River Song began as the greatest mystery of all. She acted like she knew the Doctor, and she could prove that she had known and loved him for years. And at their first meeting, she died.
Over the years, we and the Doctor learned more and more about River Song. We learned that she had gone to prison for killing a man, that she could travel through time at will with a single wrist device, that she could fly the TARDIS. She dropped constant hints, sexy spoilers, and often blankly refused to talk about things. She lied and pretended. But one day, finally, we found out who she was: the daughter of Rory and Amy Pond.
At which point, River’s story completely broke down. The old, confident, seemingly all-knowing River Song was replaced with a young psychopath. She cried freely, she had no idea what she was doing wreaking havoc through time. She tried to destroy the universe, just to tell the Doctor she loved him (which was a ridiculous plot twist, but that’s another post). At her much-anticipated wedding, she didn’t even speak, and she technically married a robot, which may say a lot about the validity of that wedding.
When the mysteries of her past began to be solved, River the character changed, and River the story changed from intriguing to annoying. By her last episode, I don’t think she was even warning about spoilers.
And, much as it pains me to say it out of nostalgia for “Silence in the Library,” I think the Doctor lost interest in River at about the same time we did. In the Christmas special, he was living on top of a cloud, refusing to engage in real life even to save the world. He had completely lost hope in the universe.
Where the hell was River? Seriously, I get not wanting to travel with him full time, but River is supposed to be the Doctor’s family. Family means the people who are there at the bad times, who can lift you out of it. She supposed to be the Doctor’s wife, but she seemed to abandon him when he needed her the most!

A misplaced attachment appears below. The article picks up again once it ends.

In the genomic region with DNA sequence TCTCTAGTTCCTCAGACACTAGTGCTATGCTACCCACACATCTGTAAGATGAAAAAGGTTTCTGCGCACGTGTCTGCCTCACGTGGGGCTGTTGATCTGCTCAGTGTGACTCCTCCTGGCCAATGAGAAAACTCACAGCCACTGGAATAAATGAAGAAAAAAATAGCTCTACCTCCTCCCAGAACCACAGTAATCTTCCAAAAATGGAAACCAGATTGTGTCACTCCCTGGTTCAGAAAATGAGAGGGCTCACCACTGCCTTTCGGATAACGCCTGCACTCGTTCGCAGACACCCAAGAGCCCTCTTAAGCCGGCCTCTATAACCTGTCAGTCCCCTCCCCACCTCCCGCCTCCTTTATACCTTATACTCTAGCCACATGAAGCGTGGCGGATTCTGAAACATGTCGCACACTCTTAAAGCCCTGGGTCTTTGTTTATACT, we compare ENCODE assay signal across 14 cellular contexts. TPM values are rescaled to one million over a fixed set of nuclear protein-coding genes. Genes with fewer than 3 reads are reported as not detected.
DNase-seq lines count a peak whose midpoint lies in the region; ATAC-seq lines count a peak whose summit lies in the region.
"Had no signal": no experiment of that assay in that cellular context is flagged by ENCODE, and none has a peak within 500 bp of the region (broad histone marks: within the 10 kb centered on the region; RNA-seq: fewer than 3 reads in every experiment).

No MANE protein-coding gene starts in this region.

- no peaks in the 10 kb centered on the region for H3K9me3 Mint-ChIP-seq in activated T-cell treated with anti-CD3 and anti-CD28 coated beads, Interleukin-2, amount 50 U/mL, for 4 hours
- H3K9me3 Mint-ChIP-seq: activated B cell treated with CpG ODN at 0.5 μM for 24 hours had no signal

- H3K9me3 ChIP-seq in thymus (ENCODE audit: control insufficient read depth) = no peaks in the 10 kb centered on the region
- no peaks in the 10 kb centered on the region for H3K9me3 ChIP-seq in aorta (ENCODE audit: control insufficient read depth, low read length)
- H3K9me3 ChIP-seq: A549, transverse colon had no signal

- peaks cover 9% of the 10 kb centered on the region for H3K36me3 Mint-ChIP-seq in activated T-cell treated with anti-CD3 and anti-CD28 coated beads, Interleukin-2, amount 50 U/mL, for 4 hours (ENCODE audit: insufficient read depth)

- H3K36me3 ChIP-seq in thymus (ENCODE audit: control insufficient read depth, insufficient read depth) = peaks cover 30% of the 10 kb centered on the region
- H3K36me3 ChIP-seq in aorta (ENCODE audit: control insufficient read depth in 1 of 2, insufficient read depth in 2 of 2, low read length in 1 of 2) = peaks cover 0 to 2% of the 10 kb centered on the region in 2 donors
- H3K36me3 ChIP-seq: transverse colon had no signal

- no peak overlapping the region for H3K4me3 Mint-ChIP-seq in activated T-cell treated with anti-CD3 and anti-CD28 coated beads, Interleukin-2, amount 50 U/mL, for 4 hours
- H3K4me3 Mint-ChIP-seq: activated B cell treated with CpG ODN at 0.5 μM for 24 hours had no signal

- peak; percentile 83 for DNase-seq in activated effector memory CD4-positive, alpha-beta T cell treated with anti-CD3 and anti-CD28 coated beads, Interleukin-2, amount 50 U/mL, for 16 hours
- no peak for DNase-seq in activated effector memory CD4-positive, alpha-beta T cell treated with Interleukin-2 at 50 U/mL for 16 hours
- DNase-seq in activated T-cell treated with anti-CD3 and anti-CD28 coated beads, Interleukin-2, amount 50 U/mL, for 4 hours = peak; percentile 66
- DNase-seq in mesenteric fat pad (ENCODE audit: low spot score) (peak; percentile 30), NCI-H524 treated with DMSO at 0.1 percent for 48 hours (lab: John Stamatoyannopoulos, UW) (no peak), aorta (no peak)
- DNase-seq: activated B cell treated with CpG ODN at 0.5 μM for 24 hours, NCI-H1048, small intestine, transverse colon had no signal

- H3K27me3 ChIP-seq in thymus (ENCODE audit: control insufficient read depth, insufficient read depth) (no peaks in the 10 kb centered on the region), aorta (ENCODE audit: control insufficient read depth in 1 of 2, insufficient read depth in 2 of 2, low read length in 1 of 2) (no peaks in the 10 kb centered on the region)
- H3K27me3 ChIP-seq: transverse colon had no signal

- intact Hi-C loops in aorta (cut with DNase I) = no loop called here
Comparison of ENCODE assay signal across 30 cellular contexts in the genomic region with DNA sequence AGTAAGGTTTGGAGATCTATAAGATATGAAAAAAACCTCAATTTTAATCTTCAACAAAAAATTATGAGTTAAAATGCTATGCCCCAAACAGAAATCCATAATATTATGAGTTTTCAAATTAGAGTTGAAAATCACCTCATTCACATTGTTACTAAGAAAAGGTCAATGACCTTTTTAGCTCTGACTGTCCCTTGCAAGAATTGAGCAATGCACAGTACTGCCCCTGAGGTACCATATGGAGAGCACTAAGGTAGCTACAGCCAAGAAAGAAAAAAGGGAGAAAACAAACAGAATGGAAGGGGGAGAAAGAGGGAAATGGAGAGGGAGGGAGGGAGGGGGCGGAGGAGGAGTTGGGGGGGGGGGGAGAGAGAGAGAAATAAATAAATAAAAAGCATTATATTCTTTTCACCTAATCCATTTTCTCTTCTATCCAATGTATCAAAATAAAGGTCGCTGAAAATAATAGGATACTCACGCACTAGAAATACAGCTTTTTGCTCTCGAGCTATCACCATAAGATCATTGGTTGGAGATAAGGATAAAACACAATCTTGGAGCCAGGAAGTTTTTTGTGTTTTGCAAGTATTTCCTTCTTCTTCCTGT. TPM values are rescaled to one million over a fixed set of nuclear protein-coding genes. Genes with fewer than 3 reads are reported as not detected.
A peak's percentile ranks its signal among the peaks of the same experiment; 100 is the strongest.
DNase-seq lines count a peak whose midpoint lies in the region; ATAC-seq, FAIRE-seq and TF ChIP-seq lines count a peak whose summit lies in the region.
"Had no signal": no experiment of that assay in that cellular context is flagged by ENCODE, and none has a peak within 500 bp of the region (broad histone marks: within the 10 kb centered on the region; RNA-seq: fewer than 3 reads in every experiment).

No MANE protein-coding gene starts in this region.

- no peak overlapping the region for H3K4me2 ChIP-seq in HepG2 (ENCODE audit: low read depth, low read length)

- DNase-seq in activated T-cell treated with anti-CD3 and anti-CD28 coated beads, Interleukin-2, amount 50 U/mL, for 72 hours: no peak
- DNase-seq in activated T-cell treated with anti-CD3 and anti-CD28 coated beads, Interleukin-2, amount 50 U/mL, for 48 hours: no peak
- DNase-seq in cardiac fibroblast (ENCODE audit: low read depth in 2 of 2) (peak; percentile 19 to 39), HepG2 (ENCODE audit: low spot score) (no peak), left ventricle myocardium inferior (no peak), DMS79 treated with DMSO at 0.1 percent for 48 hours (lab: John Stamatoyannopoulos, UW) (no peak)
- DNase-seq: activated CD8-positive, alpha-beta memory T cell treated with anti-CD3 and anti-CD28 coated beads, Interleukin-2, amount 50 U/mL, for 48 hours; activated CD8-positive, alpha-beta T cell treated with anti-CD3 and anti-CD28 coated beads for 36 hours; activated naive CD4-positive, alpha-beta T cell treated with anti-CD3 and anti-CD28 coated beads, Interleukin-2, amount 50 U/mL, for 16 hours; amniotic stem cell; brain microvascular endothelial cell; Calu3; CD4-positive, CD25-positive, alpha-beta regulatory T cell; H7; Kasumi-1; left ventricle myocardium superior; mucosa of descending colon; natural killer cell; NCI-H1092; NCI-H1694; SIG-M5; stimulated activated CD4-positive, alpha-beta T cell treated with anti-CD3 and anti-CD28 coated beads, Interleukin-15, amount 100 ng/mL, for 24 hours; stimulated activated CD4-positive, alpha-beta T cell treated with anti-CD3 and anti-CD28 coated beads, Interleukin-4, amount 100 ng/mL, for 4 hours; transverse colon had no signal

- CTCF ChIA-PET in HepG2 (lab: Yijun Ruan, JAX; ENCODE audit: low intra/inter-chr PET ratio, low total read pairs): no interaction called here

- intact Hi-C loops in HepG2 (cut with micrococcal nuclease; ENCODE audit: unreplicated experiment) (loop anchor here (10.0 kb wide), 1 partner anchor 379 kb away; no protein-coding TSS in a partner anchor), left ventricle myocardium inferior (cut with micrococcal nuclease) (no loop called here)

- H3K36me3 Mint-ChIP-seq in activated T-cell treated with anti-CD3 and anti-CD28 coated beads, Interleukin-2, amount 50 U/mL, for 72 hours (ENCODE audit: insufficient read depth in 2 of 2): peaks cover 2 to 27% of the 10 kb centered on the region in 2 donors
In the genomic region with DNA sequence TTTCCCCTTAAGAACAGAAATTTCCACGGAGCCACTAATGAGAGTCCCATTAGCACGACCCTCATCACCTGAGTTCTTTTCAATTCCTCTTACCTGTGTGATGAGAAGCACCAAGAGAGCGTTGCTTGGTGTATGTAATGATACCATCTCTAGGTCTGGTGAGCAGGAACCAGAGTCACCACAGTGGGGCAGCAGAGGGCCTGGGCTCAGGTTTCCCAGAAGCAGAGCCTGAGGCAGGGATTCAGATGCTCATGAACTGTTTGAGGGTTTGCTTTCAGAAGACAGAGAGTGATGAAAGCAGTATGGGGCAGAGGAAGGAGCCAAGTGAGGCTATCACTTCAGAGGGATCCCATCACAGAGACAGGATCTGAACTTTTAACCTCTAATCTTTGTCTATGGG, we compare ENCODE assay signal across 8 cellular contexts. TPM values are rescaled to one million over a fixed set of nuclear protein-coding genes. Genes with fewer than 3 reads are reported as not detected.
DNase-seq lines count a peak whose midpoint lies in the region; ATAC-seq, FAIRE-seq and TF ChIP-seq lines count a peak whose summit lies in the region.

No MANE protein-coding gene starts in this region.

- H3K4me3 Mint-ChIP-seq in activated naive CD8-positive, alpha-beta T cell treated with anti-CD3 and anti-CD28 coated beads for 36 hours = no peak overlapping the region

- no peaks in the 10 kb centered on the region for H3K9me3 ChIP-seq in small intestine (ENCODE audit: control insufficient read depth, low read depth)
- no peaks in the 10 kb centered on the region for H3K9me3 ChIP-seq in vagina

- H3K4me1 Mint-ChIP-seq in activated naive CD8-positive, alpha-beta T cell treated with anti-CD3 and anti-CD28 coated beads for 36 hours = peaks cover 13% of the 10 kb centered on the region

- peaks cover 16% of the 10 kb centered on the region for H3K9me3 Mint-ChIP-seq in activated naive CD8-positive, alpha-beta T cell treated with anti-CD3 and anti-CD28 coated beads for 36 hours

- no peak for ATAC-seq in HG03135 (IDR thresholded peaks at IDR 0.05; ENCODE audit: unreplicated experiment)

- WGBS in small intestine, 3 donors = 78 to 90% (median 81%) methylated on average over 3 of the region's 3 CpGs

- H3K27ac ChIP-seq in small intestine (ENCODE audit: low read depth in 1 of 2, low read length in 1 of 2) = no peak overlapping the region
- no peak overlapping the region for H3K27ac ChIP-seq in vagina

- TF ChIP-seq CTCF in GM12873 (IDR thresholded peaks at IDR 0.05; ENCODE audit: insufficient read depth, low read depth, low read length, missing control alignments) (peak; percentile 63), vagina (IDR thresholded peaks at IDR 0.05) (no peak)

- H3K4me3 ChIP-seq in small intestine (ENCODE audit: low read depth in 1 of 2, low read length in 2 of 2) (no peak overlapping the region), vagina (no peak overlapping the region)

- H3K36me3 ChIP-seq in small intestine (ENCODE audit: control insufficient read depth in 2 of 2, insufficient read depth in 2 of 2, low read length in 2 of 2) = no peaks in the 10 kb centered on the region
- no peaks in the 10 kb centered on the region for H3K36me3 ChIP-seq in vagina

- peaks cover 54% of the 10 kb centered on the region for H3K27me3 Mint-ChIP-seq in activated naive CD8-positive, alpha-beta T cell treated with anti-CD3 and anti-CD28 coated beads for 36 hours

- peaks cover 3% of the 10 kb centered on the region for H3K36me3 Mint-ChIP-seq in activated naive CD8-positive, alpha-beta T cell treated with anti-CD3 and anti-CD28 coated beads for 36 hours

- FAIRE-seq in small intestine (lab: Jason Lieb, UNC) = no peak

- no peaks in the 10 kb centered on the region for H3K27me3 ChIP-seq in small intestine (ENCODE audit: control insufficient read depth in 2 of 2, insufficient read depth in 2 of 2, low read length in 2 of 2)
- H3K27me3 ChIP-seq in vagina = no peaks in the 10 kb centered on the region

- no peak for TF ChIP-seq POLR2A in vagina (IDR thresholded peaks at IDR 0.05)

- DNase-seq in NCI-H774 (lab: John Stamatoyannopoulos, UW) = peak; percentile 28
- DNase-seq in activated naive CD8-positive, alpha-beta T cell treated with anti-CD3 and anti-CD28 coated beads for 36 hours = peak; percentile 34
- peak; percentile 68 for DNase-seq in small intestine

River’s absence at that critical period of the Doctor’s life demonstrates just how extraneous to his story she has become. Once her mystery was solved, her story was for all intents and purposes over—for the audience and the Doctor.
And that is exactly what needs to not happen with Clara. So far it’s looking good: the Doctor connected with Clara twice, before he even knew she was a mystery. Like River, she insisted on making a space for herself in the Doctor’s life, but unlike River, she was able to offer him hope. Maybe it’s because she never saw the Doctor as a time-traveling mystery man, as some incredible construct of the most wonderful person ever. Clara saw him, in all her incarnations, as a “clever boy,” as a man. She was never fooled by the Time Lord exterior. Unlike River, Clara doesn’t live for the days when she sees the Doctor, she doesn’t come whenever he calls. Clara the person is primary in their relationship, and she calls the shots.
River never called the shots. When she called the Doctor came, but after that she didn’t really have any control over the situation.
But perhaps what separates Clara and River the most is that Clara the person is being carefully written to supersede Clara the mystery. The Doctor invited her along before he knew she was a mystery. When discovered her mystery, he reacted not with confusion but with joy, with sheer joy that she was out there somewhere. And even the fact that he knows she is a mystery, but Clara doesn’t know, has never given him an edge over her the way River’s mystery gave her an edge over the Doctor.
River’s mystery became her character. Once it was solved, there were no more stories about her left to tell. But Clara’s mystery is not overwhelming her character. Once it is solved, she will still have stories left because her relationship with the Doctor is not fundamentally based on mystery. River’s relationship with the Doctor was all about her mystery.
Thoughts? Argue with me: I can take it.